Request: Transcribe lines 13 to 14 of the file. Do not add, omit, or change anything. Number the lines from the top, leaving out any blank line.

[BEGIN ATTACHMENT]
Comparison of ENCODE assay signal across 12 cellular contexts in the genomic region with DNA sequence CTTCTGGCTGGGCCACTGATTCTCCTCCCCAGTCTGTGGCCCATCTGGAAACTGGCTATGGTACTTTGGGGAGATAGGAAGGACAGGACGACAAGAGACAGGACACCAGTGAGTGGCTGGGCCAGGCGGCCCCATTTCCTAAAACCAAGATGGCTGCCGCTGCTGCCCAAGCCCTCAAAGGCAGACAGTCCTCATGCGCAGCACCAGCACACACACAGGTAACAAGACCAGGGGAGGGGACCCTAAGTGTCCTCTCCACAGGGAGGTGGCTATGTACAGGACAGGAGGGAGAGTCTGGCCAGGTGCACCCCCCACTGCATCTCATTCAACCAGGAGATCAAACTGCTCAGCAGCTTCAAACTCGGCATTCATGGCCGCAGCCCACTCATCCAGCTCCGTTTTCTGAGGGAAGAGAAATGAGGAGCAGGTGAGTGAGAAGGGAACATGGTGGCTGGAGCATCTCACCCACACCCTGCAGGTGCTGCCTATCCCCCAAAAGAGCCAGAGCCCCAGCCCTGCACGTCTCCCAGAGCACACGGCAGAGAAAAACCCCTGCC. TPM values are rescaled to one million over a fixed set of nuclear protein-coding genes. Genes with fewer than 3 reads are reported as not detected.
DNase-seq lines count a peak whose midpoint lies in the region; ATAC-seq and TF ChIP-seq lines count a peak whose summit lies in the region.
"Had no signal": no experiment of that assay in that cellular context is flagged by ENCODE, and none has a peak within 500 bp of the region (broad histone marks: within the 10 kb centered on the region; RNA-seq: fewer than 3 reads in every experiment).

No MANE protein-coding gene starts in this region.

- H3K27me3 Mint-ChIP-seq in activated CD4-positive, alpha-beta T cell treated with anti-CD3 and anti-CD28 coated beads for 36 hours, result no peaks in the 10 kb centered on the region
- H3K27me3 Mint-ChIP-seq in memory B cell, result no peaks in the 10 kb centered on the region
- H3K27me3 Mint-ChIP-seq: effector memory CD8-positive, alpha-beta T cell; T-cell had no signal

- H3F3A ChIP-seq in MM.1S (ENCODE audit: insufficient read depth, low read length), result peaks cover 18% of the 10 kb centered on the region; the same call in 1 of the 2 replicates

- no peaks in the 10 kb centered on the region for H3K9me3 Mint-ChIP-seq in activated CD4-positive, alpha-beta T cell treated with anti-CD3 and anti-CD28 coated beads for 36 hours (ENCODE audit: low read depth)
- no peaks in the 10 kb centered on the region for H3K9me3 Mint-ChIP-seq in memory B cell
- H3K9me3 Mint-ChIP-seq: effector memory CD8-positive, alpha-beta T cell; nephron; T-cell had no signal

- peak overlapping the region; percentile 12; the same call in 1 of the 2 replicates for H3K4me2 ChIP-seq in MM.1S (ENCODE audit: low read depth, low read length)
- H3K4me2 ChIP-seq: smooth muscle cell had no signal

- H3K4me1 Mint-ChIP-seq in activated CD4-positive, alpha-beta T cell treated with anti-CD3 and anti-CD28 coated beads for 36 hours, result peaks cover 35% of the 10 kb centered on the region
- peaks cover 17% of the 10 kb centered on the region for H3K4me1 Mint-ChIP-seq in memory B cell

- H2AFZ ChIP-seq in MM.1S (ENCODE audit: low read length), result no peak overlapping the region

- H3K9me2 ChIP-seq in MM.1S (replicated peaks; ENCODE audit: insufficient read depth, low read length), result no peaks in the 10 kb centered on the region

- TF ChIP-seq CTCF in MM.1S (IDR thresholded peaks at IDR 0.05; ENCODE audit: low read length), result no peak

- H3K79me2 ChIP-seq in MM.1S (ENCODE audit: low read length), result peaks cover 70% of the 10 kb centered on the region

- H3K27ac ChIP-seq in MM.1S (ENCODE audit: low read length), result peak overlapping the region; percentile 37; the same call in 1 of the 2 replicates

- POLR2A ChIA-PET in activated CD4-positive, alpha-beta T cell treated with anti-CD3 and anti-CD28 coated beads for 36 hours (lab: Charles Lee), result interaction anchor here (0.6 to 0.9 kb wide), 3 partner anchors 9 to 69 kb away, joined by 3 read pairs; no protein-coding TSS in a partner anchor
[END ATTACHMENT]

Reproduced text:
- H3K4me2 ChIP-seq: smooth muscle cell had no signal

- H3K4me1 Mint-ChIP-seq in activated CD4-positive, alpha-beta T cell treated with anti-CD3 and anti-CD28 coated beads for 36 hours, result peaks cover 35% of the 10 kb centered on the region